The case has been financed by individual donations, usually of pounds 5 or pounds 10 a time, by other tenants who now hope to get their own rents reduced. Many of those affected are retired people whose savings put them above the threshold for eligibility for housing benefit.

"Not many statutory tenants [those whose rents are controlled by the Rent Act] are on housing benefit, because they have savings," says Miss Holdsworth. "You don't get much benefit with pounds 3,000 savings and most of us have saved more than pounds 3,000 in our lives. I was a teacher, and most of our pension has to be taken as a lump sum, and you can never get housing benefit then." People with pounds 16,000 of savings are not entitled to any housing benefit.

Miss Holdsworth was one of a group of pensioners who had been unhappy with the increases imposed on "fair-rent" tenants, and set up the Campaign for Fairer Fair Rents. Over the five years to last year, rents controlled under the Rent Act rose by an average of 14 per cent a year. Before the outcome of Miss Holdsworth's case, the campaign had advised tenants not to appeal against rent officers' decisions because of the likelihood of the rent being increased further. The members of RACs are appointed by two government departments, the Lord Chancellor's Department and the Department of the Environment, and comprise a mix of lawyers, surveyors and lay people.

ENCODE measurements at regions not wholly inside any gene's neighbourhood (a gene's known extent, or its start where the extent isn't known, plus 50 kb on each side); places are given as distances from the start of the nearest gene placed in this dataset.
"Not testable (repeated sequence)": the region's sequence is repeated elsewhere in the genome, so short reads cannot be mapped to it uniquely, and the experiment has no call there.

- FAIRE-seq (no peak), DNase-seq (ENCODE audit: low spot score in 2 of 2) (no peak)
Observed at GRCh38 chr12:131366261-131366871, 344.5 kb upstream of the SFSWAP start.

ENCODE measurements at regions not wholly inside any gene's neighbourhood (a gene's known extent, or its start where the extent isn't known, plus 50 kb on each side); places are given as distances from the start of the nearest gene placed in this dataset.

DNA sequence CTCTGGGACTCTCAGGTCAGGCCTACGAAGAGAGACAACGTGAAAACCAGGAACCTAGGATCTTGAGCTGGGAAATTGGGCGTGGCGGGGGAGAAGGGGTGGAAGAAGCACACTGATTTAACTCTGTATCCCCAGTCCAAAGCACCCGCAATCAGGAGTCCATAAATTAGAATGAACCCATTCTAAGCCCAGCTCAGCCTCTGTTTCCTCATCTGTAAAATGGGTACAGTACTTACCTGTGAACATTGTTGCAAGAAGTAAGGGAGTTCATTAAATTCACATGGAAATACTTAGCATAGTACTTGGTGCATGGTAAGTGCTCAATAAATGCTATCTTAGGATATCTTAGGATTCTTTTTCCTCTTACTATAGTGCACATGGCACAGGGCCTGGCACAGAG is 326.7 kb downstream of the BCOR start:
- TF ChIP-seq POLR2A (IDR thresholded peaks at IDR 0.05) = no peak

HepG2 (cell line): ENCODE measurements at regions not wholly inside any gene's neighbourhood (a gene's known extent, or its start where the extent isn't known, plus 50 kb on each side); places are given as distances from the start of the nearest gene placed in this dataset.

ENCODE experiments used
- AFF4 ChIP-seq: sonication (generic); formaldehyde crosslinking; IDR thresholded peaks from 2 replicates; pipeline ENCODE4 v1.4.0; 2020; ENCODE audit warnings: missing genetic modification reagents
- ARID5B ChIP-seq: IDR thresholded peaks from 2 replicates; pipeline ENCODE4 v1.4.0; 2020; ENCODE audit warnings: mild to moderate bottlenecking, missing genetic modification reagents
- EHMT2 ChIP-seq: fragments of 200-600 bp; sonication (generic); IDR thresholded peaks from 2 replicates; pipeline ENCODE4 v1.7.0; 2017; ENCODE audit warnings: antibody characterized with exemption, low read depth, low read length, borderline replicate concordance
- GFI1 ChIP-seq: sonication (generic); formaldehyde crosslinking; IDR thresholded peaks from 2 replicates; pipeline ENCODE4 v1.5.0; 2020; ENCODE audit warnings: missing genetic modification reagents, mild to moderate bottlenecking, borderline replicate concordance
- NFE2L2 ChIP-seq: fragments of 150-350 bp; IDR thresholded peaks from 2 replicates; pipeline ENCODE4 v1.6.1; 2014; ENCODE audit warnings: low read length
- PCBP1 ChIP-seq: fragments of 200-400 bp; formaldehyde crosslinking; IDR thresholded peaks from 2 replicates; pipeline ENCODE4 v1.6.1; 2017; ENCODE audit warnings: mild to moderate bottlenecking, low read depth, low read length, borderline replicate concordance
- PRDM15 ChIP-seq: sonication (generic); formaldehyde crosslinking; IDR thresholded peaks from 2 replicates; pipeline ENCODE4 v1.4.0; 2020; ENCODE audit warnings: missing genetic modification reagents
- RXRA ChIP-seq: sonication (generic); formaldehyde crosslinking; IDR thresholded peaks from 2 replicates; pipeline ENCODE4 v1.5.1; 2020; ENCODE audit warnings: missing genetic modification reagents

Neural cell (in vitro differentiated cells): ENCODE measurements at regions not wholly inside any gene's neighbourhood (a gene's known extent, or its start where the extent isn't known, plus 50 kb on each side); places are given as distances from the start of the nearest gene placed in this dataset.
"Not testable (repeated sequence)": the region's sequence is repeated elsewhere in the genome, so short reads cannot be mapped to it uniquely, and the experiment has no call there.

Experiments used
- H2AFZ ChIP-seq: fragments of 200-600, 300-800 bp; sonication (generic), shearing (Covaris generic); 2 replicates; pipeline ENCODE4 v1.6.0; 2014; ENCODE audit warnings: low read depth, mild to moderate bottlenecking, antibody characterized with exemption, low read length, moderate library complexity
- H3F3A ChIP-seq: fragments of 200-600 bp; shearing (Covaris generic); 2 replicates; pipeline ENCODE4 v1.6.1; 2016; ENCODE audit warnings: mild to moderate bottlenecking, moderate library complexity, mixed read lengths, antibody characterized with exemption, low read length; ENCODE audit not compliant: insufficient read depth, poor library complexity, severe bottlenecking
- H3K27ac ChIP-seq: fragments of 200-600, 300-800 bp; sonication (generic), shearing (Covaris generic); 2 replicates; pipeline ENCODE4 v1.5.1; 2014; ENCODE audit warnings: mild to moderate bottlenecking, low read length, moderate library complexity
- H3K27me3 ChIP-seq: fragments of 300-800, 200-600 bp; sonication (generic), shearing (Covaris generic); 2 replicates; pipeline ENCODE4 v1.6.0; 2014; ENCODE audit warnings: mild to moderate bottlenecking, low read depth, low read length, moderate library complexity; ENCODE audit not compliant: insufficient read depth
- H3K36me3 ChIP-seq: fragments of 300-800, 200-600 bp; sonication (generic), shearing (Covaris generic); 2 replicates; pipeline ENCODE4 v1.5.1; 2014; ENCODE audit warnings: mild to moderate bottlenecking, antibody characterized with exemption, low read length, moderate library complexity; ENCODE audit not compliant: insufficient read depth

Tenants whose rental agreements have begun since 1989 are not subject to the "fair rents" system, and are not affected by Miss Holdsworth's case. New tenants are now usually given assured shorthold tenancies, often lasting six months although they can be longer, and rents are agreed by negotiation between landlord and tenant. These tenants have been able to appeal to RACs in some circumstances where they consider the rent unreasonably high, but the Government now intends to abolish this facility as well as potentially reducing housing benefit paid (see panel).

Deregulation of housing rents has led to big increases for people who are on these assured shorthold tenancies. Many have their rent paid by housing benefit, which has been reflected in a doubling in the housing benefit bill in the past six years.

Louise Ayriss, policy officer of the Chartered Institute of Housing, which represents housing professionals, says the impact of Miss Holdsworth's case could be significant for long-term tenants. "It is welcome, especially as the tenants are often very elderly and vulnerable, and have been in their properties all their lives. But it is a declining tenancy type."

The Department of the Environment would not comment on the implications of Miss Holdsworth's case. A spokesman said: "Fundamentally, RACs are independent."

Start your day with The Independent, sign up for daily news emails
Latest stories from i100
Have you tried new the Independent Digital Edition apps?
SPONSORED FEATURES
Independent Dating
and  

By clicking 'Search' you
are agreeing to our
Terms of Use.